|GRID 2 ambitions "outstripped" hardware, can now "do that vision justice"|
|Posted: 08.01.2013 14:52 by Simon Priest||Comments: 2|
Codemasters had immediate plans for a sequel to GRID, but senior games designer Ross Gowing admits their ambitions surpassed what they could accomplish with the hardware at the time.
Five years of platform know-how and improvements to the EGO engine mean GRID 2 can become a reality. Game features must be "absolutely first class" or they're not worth pursuing.
A fair few competing racers have come and gone since those days of GRID, and Codemasters knows they have to pull out all the stops or risking slipping into obscurity.
"The studio started to think about what it wanted to do with a sequel almost immediately after finishing work on the original GRID, but as plans developed it became apparent that our ambitions outstripped what we were able to do with console hardware at that time," Ross Gowing told in an interview.
"Fast forward five years and we're now in a position to be able to do that vision justice given how much more we know about the platforms, and the improvements that have been made to the EGO engine."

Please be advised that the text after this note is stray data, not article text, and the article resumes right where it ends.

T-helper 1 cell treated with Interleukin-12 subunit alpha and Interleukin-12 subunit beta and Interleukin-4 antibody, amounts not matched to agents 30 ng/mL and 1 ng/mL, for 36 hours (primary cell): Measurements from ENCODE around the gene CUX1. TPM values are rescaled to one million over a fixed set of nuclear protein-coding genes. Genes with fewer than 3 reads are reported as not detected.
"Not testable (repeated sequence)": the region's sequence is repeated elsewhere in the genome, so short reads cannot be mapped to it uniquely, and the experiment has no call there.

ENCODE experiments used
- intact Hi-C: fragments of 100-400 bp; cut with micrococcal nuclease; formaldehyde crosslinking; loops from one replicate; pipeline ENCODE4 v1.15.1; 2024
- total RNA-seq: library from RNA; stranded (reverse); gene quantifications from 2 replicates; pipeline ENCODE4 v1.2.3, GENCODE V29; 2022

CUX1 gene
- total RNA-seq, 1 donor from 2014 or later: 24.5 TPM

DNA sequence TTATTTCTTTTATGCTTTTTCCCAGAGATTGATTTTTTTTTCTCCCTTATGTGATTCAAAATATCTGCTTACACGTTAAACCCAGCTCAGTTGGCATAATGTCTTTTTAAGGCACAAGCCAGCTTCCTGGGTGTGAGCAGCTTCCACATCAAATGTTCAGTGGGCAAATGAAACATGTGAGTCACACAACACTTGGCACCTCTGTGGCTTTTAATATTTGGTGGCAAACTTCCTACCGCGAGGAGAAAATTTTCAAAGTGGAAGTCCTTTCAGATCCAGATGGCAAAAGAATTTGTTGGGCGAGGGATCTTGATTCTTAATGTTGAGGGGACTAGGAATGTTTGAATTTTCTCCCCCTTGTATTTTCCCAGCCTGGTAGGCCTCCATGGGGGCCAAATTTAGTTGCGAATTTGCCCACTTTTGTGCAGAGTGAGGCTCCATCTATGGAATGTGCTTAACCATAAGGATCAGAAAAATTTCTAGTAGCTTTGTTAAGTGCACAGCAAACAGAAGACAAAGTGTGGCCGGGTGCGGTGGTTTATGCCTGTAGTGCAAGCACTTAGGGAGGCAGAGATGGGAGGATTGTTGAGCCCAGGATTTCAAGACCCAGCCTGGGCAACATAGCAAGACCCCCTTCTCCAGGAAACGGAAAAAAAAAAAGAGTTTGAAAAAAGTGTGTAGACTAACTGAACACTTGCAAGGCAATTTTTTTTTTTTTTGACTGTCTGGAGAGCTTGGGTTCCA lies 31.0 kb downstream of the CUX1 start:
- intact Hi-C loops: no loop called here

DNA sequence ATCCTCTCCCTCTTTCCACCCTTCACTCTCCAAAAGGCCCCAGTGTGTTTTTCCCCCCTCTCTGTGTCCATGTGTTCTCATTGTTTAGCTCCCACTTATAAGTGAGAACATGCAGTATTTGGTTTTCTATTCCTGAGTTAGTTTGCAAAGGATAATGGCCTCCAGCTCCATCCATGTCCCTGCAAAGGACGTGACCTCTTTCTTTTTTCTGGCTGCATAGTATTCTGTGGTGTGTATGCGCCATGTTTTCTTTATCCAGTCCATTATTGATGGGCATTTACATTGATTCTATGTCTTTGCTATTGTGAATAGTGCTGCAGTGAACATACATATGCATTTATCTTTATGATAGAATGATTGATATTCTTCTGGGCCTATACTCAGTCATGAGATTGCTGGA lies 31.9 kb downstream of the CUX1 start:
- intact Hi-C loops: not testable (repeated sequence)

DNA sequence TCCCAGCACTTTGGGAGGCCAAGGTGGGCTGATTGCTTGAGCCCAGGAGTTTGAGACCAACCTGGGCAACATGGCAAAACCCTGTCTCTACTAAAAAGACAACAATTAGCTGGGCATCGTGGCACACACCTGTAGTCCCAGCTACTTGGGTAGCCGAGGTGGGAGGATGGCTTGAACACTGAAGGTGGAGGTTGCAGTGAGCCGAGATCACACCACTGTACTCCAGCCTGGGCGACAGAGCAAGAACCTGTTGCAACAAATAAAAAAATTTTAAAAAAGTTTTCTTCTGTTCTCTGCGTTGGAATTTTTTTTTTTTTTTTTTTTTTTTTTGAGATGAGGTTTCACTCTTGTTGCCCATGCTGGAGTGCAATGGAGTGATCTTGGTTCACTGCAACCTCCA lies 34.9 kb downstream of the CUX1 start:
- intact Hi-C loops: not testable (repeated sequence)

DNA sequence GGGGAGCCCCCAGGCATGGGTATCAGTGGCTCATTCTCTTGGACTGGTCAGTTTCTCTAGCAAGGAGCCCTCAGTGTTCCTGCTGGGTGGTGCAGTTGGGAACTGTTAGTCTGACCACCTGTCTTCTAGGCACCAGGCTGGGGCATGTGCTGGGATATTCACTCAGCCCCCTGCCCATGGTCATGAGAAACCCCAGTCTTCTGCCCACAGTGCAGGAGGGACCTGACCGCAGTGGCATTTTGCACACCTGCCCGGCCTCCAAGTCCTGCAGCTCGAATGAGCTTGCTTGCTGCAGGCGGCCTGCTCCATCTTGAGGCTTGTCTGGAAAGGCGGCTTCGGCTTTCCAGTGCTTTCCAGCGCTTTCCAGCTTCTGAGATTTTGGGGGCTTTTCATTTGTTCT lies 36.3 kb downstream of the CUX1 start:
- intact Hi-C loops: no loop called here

The racing community has had the likes of Gran Turismo, Forza Motorsport, DiRT and Need for Speed releasing new entries since GRID launched back in the middle of 2008. "It's difficult to define this in 'cause and effect' terms of what we do differently; but obviously since the original we've seen the bar raised by a number of our competitors so we're well aware of the need for every one of our features to be absolutely first class or it simply isn't worth including - the entire notion of something being 'tacked on' these days is a non-starter," continued Codemasters' Gowing.
"One easily quantifiable difference in the landscape though is what people expect from their online experience - whereas previously players enjoyed simply being able to compete on track against others in any capacity; these days you need to offer so much more in terms of progression, longevity and asynchronous play."
The likes of Criterion have been pushing the 'asynchronous play' with their Autolog, which was introduced in Need for Speed: Hot Pursuit. It encourages you to pit your skills against friends in all manner of ways. It was loosely featured in Burnout: Paradise. Having online social features is a mainstay for most modern racers.
The team is focusing on quality with GRID 2, especially on the cars: "We wouldn't want to be in a position where we were pumping out a conveyor belt of soulless boxes on wheels, we've hand-picked the vehicles that we want to work with and our handling team are really able to do each one justice," he said.
"I'd rather take the time to learn every nuance and feel like a hero in every vehicle I drive, rather than have twice the amount but notice no difference between any of them." GRID 2 releases on Xbox 360, PS3 and PC this summer.
Check out the between Ross Gowing and CVG.